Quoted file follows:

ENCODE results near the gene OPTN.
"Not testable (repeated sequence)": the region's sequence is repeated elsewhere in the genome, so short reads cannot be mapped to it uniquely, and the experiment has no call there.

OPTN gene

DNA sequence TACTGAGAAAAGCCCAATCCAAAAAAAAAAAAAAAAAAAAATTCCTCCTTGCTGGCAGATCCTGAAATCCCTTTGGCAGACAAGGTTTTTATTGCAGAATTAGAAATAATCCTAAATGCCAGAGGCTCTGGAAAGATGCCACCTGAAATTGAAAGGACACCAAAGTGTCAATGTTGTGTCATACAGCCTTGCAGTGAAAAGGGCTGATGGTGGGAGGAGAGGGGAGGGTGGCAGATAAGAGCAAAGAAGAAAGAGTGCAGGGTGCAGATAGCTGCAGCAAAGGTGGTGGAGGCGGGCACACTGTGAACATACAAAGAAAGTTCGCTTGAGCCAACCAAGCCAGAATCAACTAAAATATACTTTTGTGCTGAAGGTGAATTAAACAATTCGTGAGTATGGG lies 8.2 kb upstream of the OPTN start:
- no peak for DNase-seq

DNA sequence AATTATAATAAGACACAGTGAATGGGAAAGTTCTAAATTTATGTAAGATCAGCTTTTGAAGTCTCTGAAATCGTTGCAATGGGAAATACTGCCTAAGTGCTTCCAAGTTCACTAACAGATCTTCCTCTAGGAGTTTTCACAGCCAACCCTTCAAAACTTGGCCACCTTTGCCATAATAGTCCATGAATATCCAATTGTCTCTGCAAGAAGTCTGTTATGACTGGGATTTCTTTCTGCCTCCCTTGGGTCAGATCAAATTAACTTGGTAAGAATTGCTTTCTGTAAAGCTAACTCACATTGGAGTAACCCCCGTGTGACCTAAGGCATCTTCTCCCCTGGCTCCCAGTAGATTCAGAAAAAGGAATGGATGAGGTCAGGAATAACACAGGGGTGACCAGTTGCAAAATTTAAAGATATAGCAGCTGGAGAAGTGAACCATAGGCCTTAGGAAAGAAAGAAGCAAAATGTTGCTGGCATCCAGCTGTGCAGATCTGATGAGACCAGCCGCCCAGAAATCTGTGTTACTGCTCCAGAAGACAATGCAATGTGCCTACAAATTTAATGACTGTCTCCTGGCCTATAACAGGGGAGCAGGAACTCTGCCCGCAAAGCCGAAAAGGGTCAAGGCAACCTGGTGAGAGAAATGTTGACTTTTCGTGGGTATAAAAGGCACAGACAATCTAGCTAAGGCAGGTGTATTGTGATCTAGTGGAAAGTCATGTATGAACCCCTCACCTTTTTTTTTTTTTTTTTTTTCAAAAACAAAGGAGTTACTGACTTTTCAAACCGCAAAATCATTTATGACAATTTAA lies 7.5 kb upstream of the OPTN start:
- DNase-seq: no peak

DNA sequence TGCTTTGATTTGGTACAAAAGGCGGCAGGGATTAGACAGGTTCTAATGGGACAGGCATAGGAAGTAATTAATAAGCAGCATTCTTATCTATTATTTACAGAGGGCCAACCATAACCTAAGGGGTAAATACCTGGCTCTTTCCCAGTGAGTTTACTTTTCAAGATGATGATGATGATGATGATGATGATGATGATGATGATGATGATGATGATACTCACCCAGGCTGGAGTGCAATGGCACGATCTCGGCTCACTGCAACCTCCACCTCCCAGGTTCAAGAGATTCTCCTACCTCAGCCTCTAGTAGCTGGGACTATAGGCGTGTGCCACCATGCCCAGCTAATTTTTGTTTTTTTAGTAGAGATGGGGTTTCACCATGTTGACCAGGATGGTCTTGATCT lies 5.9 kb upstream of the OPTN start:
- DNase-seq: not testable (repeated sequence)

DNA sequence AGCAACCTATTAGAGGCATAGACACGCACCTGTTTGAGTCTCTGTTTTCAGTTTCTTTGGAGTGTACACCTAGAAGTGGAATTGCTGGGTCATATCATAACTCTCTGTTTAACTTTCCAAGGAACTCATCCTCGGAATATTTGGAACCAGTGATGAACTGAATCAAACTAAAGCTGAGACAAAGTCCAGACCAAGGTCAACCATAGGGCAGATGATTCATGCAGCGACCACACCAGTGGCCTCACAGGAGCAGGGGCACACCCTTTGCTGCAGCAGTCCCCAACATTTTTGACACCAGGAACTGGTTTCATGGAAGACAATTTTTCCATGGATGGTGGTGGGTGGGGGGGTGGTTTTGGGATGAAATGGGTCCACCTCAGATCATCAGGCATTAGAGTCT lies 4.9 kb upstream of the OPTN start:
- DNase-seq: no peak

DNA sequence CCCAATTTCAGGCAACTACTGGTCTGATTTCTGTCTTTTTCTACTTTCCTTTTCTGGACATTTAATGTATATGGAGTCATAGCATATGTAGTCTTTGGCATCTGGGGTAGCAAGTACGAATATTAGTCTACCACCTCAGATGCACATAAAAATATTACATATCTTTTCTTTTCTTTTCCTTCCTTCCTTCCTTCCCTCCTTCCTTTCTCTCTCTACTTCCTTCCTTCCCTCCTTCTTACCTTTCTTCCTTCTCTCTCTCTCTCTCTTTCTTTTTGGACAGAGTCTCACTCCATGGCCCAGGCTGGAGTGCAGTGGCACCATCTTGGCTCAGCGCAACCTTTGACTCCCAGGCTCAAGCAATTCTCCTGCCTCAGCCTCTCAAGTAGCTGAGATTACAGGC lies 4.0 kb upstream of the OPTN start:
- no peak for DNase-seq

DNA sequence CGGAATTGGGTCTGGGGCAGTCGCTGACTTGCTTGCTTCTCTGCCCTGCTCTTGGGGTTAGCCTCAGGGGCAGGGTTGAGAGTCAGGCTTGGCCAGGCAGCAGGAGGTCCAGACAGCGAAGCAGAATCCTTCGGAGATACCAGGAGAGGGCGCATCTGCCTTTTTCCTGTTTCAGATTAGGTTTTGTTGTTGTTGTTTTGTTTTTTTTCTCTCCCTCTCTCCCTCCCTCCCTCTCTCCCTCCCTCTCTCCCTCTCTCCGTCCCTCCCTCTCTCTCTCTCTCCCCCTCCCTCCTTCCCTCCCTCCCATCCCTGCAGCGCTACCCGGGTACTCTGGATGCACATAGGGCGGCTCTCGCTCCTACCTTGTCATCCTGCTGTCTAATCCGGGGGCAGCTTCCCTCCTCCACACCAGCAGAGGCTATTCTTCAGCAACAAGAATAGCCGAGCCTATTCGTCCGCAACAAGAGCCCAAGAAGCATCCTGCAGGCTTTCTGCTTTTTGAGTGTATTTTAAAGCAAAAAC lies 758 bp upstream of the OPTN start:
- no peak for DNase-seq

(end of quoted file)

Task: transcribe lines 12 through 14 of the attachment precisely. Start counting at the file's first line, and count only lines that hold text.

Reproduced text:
DNA sequence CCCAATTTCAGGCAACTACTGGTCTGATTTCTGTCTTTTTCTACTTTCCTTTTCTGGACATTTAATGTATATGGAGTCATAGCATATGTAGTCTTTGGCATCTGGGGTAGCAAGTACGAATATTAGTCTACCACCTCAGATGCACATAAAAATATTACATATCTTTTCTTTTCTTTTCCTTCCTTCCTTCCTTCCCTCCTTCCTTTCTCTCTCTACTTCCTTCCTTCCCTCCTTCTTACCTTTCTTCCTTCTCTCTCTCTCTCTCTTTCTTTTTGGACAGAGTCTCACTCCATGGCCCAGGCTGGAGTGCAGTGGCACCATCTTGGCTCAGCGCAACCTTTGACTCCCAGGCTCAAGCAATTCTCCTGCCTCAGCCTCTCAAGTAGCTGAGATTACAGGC lies 4.0 kb upstream of the OPTN start:
- no peak for DNase-seq

DNA sequence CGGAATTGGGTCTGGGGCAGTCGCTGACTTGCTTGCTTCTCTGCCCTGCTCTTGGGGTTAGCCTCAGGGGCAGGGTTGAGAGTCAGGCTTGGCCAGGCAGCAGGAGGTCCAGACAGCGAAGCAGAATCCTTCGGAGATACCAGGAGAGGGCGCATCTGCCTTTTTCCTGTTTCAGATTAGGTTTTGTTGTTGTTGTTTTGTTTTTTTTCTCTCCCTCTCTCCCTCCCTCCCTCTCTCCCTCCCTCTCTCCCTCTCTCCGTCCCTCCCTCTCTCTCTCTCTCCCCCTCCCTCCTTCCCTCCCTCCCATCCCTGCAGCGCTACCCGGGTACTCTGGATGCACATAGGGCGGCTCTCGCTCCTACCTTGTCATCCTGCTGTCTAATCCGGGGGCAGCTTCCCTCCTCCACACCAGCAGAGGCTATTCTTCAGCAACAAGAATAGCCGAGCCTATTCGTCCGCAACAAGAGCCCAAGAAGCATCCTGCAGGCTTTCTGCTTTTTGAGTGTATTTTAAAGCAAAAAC lies 758 bp upstream of the OPTN start: